Skip to main content Accessibility help

Cement Viscosity As A Function Of Concentration

  • Leslie J. Struble (a1) and Guo-Kuang Sun (a1)


The Krieger-Dougherty equation allows calculation of viscosity as a function of volume fraction for suspensions of noninteracting particles. For model suspensions (of spherical, monosized particles), it has been shown to provide excellent agreement between calculated and measured viscosities. In the present study, this equation was applied to portland cement pastes, also with good correlations between calculated and measured viscosities. Because cement has a broad particle size distribution and its particles are angular and elongated, the two constants in this equation (the maximum volume fraction and the intrinsic viscosity) were estimated using nonlinear optimization techniques. The equation provides an excellent fit to measured viscosity data. However, the nature of the equation makes the estimation somewhat difficult, and the solutions are not well-defined.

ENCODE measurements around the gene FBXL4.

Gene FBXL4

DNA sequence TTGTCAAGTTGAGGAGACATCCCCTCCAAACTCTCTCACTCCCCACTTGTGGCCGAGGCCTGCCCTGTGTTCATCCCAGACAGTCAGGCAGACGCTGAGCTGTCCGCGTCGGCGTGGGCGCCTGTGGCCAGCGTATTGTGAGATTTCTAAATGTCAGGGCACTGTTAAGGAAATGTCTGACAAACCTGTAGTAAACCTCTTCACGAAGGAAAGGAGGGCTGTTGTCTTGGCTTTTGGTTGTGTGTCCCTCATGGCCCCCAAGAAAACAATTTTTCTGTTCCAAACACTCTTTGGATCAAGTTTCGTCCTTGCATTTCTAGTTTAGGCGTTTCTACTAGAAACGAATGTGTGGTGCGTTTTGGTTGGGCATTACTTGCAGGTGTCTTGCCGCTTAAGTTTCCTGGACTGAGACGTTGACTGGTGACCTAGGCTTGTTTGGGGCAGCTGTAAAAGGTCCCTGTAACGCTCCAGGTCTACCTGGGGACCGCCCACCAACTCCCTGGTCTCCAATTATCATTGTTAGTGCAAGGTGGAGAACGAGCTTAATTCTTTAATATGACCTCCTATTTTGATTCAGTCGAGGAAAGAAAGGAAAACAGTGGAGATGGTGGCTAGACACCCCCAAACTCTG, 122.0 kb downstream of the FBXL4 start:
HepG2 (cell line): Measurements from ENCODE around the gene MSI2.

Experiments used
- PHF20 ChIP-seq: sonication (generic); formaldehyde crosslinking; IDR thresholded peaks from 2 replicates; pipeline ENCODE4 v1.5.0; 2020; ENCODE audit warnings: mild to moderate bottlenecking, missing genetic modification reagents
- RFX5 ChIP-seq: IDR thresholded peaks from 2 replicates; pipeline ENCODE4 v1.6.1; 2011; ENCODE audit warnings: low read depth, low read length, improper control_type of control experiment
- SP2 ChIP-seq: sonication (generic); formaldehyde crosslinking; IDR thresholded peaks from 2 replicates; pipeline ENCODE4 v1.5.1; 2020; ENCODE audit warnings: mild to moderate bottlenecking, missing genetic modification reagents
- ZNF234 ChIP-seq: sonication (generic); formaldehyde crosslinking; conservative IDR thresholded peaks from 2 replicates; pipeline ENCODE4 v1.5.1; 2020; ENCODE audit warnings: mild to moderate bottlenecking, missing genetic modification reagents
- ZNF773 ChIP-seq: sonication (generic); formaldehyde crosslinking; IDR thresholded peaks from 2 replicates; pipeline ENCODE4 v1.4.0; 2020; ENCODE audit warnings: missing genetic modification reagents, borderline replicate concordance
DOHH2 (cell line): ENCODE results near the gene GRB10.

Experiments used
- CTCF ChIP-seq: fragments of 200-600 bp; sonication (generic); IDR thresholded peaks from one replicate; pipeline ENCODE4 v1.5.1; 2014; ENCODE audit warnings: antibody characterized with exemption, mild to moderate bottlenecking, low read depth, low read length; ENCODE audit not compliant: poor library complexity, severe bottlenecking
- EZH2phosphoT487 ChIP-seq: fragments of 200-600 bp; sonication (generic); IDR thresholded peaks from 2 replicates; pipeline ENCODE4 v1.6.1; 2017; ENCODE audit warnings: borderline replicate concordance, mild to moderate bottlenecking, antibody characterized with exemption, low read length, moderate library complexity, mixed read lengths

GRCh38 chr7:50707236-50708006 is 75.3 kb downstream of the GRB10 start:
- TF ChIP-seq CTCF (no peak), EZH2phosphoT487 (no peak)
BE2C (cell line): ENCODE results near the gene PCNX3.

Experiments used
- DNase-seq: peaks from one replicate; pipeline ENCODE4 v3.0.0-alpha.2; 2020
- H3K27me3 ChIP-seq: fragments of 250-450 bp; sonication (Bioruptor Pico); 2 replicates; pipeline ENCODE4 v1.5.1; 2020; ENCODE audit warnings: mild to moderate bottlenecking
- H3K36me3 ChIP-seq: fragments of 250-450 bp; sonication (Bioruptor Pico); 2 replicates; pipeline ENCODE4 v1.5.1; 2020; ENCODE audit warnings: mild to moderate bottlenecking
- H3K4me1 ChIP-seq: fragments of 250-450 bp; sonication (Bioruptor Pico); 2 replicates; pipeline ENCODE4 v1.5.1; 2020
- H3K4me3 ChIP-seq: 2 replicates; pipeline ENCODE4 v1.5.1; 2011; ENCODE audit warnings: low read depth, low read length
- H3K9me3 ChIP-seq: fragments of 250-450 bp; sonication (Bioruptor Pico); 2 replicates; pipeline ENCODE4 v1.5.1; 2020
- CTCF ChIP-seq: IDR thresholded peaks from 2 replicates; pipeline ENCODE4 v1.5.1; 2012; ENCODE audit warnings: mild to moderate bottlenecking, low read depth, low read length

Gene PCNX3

Hide All
1. Krieger, I.M. and Dougherty, T J., Transactions of the Society of Rheology III 137 (1959).
2. Ball, R.C. and Richmond, P, Phys. Chem. Liq. 9 99 (1980).
3. Lu, P., Sun, G.-K., and Young, J.F., ACerS, J., accepted for publication (1992).
4. Tattersall, G.H. and Banfill, P.E.G., The Rheology of Fresh Concrete (Pitman, London, 1983).
5. Barnes, H.A., Hutton, J. F., and Walters, K., An Introduction to Rheology (Elsevier, Amsterdam, 1989) pp. 121126.
6. Candau, F, Buchert, R, and Krieger, I., Journal of Colloid and Interface Science 140(2) 466 (1990).


Full text views

Total number of HTML views: 0
Total number of PDF views: 0 *
Loading metrics...

Abstract views

Total abstract views: 0 *
Loading metrics...

* Views captured on Cambridge Core between <date>. This data will be updated every 24 hours.

Usage data cannot currently be displayed